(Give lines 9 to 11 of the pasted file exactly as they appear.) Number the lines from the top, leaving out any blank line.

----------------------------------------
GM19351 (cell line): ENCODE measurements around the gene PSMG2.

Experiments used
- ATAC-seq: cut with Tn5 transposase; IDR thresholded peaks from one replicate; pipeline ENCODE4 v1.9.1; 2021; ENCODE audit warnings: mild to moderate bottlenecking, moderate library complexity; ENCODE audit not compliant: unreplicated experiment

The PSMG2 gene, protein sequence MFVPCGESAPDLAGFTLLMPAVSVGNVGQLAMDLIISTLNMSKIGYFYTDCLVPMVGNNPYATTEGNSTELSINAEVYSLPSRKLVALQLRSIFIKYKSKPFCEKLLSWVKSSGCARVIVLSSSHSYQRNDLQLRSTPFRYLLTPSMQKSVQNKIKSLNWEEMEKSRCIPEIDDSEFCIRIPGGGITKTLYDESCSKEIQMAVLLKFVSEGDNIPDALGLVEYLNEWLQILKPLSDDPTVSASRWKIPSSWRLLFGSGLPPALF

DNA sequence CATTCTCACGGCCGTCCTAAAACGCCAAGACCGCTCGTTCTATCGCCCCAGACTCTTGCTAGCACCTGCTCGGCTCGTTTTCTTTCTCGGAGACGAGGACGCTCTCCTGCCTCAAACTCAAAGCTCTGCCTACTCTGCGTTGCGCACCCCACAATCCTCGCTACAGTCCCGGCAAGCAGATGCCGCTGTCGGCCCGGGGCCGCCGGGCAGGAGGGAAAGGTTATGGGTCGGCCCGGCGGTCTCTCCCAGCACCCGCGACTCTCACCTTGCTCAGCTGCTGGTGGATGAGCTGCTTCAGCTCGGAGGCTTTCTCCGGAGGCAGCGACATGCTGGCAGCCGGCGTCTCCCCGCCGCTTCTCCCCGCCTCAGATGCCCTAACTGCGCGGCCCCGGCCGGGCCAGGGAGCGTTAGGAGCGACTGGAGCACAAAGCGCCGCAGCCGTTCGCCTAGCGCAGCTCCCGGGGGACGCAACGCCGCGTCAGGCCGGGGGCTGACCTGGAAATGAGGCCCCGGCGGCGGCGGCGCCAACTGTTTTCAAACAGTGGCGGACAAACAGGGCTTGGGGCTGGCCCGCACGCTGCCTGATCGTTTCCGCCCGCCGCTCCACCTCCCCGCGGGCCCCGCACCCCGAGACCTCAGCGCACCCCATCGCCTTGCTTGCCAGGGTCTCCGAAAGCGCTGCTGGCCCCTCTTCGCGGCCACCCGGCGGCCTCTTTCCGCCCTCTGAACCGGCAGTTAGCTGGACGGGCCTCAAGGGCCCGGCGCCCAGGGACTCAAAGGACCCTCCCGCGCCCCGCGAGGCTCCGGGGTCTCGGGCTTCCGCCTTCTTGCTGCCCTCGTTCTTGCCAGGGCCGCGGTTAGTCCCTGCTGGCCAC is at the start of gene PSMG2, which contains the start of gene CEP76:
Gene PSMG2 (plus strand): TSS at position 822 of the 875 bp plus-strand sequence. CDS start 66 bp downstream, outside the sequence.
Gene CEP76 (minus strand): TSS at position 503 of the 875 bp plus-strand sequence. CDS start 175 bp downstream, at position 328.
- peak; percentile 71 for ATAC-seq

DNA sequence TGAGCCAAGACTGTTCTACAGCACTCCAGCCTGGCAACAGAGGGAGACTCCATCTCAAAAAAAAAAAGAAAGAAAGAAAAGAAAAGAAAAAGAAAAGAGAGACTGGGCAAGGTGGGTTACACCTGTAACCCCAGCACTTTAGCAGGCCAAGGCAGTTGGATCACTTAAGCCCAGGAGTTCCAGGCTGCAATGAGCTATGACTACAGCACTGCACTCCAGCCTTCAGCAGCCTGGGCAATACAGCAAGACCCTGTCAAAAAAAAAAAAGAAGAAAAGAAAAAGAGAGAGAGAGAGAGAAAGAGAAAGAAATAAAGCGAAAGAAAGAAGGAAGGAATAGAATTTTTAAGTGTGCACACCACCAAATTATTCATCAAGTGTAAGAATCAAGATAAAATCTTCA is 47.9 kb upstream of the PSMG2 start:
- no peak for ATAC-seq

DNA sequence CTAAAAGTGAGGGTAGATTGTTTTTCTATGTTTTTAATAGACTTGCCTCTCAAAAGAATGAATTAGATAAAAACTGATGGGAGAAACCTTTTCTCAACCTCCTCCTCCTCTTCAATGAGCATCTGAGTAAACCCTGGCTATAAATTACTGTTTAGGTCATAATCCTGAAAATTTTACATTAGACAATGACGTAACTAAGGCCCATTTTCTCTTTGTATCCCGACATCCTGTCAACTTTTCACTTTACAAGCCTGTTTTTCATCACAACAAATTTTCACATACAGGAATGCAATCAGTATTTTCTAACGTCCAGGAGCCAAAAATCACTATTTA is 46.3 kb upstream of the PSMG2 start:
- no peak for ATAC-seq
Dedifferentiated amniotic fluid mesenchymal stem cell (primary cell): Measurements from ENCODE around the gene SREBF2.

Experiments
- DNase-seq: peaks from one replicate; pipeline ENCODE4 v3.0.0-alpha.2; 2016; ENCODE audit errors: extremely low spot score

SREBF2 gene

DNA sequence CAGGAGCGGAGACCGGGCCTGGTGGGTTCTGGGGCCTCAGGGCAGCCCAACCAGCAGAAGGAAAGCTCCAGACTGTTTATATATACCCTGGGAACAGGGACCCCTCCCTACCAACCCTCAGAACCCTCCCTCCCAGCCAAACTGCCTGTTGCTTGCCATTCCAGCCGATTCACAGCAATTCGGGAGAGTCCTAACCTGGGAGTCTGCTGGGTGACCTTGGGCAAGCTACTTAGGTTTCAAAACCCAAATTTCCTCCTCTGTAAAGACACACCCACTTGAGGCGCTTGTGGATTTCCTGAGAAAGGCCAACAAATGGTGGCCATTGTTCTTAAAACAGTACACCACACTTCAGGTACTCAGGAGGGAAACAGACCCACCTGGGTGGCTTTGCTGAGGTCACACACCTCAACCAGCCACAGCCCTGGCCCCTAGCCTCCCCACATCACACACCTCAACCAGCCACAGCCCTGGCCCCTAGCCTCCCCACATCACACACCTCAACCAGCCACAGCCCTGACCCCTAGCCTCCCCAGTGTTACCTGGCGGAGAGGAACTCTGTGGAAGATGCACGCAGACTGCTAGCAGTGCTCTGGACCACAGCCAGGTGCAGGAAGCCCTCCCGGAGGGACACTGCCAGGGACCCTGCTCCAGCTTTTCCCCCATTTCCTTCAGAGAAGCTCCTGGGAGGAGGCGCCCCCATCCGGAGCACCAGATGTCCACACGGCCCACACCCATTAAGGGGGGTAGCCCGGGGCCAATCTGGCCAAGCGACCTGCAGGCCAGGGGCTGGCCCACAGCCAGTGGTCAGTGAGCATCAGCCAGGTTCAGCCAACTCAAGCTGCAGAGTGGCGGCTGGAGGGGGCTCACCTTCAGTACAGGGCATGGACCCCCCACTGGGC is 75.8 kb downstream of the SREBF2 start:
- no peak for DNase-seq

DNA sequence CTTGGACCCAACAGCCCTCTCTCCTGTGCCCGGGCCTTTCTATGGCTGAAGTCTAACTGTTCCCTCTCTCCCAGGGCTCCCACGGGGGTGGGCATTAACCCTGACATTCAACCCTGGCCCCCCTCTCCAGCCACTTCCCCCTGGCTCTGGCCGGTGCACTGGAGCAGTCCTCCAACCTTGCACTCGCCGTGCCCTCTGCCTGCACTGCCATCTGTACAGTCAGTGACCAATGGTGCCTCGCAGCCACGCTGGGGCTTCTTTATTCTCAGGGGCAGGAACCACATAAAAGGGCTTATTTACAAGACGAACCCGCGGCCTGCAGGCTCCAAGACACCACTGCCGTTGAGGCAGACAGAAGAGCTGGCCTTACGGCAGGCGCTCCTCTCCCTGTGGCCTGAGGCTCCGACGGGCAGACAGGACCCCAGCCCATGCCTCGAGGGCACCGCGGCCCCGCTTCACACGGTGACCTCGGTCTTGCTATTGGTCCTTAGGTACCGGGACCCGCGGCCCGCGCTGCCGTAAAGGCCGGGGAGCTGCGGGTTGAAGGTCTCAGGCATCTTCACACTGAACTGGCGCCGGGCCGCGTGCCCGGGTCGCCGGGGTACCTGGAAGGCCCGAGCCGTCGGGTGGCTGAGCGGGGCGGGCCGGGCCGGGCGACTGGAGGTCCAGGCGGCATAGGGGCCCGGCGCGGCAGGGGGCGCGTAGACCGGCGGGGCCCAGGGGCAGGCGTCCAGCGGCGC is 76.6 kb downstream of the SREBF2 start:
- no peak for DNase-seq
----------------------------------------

DNA sequence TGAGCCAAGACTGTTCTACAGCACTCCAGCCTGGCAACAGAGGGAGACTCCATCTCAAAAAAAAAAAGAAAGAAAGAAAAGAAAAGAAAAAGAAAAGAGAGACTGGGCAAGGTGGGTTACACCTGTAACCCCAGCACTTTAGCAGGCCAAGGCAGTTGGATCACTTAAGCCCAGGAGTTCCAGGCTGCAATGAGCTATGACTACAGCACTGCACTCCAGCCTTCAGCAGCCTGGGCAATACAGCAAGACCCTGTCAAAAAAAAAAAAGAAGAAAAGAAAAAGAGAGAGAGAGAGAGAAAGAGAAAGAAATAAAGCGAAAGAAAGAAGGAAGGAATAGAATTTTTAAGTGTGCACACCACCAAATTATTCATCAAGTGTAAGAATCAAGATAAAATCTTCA is 47.9 kb upstream of the PSMG2 start:
- no peak for ATAC-seq

DNA sequence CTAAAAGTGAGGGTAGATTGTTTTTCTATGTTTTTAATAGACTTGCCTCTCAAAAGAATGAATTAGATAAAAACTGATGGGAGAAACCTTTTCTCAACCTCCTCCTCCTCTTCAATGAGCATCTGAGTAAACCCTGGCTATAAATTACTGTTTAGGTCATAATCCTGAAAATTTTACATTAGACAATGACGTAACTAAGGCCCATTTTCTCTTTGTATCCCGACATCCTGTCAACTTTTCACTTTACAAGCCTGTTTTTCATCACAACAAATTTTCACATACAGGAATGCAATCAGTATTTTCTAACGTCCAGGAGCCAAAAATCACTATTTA is 46.3 kb upstream of the PSMG2 start: